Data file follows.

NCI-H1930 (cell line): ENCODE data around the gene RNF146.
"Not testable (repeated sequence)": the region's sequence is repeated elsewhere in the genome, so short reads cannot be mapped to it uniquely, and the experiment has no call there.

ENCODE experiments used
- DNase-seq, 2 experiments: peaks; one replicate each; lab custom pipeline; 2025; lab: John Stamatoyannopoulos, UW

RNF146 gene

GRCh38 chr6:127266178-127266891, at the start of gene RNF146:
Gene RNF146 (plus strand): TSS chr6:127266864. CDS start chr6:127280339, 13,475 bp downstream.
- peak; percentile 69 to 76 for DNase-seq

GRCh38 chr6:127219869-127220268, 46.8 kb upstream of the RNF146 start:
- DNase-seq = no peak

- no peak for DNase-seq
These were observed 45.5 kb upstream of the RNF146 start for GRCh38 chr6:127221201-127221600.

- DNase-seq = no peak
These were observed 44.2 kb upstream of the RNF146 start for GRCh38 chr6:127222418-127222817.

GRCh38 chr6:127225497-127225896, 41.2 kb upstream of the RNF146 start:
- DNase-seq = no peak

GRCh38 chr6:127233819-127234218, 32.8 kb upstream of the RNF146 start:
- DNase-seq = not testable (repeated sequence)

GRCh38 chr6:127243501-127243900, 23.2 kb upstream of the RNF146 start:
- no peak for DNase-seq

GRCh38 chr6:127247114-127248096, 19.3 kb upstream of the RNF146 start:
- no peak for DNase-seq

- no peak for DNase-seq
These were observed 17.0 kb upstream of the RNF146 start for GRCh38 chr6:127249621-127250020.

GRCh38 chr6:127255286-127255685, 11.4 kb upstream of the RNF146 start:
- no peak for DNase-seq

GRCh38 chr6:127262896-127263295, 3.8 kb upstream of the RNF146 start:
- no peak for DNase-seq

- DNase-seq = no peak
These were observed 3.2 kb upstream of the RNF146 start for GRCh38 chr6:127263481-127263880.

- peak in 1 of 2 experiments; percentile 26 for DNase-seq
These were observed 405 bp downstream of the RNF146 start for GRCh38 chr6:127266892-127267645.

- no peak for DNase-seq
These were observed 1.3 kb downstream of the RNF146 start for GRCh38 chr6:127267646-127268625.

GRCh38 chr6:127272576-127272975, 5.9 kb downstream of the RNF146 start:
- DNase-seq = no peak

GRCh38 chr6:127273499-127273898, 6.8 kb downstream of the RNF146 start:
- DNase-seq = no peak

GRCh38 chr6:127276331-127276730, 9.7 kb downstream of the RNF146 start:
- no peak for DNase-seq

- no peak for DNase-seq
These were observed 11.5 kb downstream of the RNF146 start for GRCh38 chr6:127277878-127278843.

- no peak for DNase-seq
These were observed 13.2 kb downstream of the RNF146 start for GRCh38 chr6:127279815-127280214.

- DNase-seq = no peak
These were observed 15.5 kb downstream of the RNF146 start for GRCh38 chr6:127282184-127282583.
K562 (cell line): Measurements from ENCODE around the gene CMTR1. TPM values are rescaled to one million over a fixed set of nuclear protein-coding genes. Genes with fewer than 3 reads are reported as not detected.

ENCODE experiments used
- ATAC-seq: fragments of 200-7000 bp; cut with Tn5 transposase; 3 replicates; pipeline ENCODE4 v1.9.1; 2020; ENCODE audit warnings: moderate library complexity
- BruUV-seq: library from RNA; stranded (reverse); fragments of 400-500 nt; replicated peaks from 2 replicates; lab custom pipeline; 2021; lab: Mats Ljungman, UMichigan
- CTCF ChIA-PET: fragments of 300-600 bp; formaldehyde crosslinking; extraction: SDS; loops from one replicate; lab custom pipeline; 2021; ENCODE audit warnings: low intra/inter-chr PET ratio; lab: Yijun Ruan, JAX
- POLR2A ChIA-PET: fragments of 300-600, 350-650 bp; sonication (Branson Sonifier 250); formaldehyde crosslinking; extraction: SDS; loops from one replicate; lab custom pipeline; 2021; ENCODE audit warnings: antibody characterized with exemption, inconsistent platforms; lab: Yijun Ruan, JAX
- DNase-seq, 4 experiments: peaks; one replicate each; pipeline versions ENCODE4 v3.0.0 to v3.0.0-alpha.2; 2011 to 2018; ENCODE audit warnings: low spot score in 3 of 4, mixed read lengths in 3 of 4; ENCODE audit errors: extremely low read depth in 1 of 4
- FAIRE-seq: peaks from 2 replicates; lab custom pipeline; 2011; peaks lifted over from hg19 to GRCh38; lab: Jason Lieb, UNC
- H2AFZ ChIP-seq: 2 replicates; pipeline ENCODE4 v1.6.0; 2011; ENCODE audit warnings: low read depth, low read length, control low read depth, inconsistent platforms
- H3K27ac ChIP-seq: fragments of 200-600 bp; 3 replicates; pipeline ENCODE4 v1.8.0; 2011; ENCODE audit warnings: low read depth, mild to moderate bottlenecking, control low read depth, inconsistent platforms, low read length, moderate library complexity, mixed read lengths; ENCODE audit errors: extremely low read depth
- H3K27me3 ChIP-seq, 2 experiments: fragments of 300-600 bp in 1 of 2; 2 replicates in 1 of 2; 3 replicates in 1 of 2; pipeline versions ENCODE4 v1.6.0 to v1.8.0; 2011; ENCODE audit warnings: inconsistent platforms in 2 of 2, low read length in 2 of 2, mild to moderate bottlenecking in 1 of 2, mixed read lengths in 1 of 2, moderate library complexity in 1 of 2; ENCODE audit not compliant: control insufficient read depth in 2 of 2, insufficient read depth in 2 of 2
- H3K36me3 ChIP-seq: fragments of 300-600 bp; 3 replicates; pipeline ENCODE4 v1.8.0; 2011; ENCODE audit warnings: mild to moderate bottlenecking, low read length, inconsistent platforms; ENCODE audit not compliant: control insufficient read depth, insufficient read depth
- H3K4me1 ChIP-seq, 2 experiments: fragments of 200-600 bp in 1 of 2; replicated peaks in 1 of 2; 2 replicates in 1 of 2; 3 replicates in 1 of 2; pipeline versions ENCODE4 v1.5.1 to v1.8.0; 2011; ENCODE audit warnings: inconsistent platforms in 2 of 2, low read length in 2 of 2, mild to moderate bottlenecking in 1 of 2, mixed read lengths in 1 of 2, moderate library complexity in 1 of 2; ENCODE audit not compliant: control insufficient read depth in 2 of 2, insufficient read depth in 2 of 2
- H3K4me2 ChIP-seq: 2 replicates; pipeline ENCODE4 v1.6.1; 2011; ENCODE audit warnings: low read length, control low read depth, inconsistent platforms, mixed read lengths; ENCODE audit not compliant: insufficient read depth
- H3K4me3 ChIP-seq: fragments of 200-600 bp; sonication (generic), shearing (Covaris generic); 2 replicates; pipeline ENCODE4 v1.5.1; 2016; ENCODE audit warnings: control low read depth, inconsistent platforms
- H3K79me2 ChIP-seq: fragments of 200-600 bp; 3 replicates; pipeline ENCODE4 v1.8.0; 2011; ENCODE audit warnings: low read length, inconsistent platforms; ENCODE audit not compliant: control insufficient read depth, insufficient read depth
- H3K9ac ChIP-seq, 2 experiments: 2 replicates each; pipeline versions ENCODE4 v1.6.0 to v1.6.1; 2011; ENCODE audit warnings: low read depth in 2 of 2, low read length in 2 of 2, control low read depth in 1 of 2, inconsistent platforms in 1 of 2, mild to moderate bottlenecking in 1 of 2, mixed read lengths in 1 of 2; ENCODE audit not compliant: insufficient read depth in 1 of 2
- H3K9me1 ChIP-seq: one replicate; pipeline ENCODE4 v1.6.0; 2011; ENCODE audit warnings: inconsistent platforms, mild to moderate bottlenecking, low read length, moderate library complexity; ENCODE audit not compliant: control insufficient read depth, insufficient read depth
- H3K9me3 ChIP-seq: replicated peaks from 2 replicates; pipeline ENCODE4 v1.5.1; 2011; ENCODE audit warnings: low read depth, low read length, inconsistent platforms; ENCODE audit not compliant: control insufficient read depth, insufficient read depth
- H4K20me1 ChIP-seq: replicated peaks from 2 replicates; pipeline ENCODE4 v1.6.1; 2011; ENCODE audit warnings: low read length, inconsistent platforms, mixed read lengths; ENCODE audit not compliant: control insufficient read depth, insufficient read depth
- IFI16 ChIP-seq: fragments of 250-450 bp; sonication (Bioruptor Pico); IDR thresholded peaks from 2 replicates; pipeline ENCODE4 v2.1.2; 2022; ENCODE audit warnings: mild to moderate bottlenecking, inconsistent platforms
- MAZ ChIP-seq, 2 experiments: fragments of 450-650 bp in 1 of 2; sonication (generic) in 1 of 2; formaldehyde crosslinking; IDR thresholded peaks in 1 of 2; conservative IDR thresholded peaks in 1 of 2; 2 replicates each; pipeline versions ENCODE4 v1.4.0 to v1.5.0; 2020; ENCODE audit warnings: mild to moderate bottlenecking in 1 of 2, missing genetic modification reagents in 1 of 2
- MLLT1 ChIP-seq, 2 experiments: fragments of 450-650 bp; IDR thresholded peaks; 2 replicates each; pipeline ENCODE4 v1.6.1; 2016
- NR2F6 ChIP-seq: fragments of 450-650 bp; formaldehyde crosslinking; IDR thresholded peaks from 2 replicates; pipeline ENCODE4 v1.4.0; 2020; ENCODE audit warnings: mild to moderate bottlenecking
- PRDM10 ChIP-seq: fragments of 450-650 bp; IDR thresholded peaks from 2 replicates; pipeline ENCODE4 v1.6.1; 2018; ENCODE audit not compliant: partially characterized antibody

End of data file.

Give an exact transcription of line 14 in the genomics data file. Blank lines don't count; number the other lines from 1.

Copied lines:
These were observed 44.2 kb upstream of the RNF146 start for GRCh38 chr6:127222418-127222817.